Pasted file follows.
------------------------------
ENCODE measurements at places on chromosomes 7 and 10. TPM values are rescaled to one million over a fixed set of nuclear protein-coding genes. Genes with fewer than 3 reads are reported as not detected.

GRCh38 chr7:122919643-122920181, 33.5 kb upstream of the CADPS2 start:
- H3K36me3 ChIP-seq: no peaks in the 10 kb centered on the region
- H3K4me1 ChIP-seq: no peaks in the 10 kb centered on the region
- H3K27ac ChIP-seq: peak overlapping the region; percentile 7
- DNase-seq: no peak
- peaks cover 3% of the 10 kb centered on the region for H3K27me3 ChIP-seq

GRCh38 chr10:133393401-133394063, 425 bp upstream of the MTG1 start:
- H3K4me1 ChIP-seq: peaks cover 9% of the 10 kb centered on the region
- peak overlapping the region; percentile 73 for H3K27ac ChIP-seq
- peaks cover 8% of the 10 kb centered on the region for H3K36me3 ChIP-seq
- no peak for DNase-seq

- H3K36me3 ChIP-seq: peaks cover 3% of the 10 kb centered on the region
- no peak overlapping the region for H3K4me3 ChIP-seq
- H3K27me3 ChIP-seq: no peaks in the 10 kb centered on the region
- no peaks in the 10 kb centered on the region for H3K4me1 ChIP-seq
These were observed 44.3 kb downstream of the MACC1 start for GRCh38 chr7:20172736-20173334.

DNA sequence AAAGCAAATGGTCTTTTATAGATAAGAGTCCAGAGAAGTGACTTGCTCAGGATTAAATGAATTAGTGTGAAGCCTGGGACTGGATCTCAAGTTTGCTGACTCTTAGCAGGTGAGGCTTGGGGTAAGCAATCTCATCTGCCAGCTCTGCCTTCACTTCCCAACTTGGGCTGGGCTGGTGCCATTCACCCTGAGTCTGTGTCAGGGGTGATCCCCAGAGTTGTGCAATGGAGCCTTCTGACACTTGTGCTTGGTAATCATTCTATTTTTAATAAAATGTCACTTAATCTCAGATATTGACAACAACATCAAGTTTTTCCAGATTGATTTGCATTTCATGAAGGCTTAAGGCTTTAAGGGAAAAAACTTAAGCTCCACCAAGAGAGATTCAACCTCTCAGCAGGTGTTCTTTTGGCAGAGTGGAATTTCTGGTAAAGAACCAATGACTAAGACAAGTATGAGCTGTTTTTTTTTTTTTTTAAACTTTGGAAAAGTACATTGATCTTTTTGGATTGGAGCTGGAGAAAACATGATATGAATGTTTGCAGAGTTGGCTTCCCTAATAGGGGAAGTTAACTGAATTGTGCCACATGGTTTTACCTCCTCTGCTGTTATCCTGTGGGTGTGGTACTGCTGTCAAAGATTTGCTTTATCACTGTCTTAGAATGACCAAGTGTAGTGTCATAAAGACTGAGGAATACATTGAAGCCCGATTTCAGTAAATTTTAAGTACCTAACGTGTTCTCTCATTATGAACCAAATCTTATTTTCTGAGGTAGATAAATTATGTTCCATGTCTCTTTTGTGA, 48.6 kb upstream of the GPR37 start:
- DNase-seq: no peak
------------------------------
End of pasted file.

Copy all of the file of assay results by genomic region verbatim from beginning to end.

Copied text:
ENCODE measurements at places on chromosomes 7 and 10. TPM values are rescaled to one million over a fixed set of nuclear protein-coding genes. Genes with fewer than 3 reads are reported as not detected.

GRCh38 chr7:122919643-122920181, 33.5 kb upstream of the CADPS2 start:
- H3K36me3 ChIP-seq: no peaks in the 10 kb centered on the region
- H3K4me1 ChIP-seq: no peaks in the 10 kb centered on the region
- H3K27ac ChIP-seq: peak overlapping the region; percentile 7
- DNase-seq: no peak
- peaks cover 3% of the 10 kb centered on the region for H3K27me3 ChIP-seq

GRCh38 chr10:133393401-133394063, 425 bp upstream of the MTG1 start:
- H3K4me1 ChIP-seq: peaks cover 9% of the 10 kb centered on the region
- peak overlapping the region; percentile 73 for H3K27ac ChIP-seq
- peaks cover 8% of the 10 kb centered on the region for H3K36me3 ChIP-seq
- no peak for DNase-seq

- H3K36me3 ChIP-seq: peaks cover 3% of the 10 kb centered on the region
- no peak overlapping the region for H3K4me3 ChIP-seq
- H3K27me3 ChIP-seq: no peaks in the 10 kb centered on the region
- no peaks in the 10 kb centered on the region for H3K4me1 ChIP-seq
These were observed 44.3 kb downstream of the MACC1 start for GRCh38 chr7:20172736-20173334.

DNA sequence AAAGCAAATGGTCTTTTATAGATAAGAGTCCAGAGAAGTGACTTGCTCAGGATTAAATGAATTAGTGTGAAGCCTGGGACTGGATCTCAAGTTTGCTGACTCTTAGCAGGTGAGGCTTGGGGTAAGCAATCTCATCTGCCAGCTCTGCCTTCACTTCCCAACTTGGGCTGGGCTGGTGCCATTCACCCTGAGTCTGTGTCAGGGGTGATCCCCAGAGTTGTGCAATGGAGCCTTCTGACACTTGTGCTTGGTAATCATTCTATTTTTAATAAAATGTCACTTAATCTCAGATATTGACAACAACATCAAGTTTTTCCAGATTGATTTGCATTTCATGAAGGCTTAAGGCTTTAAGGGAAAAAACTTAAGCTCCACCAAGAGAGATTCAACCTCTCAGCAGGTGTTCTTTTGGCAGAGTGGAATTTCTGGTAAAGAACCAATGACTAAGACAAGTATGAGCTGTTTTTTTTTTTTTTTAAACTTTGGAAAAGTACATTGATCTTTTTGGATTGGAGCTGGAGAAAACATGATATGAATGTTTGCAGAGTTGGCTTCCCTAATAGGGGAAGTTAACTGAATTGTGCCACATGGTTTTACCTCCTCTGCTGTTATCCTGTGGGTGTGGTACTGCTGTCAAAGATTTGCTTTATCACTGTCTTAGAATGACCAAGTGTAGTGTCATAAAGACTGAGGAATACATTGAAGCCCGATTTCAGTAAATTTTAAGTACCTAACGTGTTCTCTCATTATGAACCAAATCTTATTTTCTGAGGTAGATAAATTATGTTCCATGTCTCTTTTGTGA, 48.6 kb upstream of the GPR37 start:
- DNase-seq: no peak